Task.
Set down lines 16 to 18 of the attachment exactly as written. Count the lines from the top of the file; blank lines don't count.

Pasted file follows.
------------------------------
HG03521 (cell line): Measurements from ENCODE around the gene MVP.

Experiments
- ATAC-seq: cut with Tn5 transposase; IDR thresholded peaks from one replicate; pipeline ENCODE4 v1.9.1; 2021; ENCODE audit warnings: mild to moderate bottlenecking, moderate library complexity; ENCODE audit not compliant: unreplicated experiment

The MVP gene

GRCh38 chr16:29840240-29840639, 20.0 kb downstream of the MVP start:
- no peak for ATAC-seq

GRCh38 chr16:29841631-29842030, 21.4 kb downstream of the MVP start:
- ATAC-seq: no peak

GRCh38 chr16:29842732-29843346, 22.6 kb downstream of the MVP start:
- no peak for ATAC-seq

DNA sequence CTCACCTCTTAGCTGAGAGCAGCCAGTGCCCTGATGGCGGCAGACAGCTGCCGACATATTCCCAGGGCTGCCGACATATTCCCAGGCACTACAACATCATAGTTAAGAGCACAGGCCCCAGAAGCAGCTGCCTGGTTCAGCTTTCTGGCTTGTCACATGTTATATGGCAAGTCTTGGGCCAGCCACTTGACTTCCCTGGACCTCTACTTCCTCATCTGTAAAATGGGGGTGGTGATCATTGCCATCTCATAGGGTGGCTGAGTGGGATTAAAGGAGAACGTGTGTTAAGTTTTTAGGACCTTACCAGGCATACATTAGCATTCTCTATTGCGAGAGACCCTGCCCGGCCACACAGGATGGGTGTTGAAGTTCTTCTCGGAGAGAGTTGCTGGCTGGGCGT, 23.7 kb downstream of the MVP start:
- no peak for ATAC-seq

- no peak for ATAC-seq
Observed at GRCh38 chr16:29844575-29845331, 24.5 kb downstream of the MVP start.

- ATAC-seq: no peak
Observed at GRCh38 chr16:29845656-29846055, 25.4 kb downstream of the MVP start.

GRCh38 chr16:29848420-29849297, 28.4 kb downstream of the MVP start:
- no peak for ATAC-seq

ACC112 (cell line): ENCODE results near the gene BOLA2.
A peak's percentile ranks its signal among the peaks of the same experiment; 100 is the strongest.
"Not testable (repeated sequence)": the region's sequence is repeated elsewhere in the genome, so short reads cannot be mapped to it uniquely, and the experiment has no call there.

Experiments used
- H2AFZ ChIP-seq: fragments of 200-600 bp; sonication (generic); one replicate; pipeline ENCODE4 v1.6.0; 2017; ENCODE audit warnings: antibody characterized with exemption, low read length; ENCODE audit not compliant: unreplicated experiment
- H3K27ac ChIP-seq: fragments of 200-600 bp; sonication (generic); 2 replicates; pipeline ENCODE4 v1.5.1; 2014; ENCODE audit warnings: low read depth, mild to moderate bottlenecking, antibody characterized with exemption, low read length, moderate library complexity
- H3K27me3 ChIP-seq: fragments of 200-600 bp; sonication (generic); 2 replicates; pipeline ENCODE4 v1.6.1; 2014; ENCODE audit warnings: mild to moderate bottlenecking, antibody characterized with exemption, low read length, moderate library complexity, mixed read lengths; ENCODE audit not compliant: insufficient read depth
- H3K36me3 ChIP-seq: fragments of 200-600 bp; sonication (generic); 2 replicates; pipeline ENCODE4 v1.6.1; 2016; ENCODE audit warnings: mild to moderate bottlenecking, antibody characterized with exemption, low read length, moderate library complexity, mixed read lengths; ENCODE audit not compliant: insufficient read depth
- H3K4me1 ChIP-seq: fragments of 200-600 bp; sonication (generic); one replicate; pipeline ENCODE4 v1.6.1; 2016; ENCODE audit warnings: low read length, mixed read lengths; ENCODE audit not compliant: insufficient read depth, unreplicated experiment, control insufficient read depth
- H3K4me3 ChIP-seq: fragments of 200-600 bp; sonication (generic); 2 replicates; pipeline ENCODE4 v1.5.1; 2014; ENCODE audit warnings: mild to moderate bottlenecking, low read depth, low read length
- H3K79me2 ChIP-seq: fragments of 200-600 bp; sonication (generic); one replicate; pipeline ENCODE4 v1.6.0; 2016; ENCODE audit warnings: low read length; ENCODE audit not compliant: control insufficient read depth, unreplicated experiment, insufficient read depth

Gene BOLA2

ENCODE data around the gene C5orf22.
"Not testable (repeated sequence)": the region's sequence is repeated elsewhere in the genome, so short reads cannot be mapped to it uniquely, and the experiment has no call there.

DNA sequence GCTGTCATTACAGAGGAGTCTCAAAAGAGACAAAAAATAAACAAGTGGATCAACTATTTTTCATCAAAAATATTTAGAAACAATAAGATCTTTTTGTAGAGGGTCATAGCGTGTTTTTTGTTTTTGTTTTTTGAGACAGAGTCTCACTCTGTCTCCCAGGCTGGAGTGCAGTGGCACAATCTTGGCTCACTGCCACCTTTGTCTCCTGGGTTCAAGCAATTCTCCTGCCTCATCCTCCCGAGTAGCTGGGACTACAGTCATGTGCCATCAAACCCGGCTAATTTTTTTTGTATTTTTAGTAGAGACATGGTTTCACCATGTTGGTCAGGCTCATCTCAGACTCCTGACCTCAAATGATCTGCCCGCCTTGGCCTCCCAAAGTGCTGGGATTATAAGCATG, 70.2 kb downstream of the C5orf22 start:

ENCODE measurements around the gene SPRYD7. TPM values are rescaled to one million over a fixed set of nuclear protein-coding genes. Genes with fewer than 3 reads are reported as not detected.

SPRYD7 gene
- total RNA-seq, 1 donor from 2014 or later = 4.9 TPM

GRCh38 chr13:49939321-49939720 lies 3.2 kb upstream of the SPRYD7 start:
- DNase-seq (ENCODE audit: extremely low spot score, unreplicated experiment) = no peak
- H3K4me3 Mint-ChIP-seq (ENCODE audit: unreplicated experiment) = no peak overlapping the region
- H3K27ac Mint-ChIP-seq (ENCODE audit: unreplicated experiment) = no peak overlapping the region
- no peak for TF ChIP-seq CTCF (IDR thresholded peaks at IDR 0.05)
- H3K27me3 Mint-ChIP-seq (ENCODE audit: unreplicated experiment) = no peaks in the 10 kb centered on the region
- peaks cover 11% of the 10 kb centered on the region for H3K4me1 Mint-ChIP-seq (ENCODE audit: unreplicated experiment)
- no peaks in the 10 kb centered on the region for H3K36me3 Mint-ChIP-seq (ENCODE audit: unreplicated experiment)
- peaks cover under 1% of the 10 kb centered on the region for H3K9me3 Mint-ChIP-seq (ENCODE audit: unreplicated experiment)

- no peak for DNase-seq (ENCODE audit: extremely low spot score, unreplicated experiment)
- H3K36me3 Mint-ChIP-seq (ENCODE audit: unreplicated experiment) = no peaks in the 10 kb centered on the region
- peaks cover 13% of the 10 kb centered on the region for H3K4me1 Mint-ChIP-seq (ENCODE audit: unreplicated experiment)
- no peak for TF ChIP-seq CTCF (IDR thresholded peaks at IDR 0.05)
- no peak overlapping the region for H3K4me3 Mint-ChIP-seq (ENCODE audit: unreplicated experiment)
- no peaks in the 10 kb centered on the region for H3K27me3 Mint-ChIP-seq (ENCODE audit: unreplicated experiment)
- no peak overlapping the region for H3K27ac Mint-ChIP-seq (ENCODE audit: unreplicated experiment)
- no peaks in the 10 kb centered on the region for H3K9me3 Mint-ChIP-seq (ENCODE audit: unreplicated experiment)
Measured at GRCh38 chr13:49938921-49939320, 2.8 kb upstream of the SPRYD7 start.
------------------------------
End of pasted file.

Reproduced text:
Observed at GRCh38 chr16:29845656-29846055, 25.4 kb downstream of the MVP start.

GRCh38 chr16:29848420-29849297, 28.4 kb downstream of the MVP start:
- no peak for ATAC-seq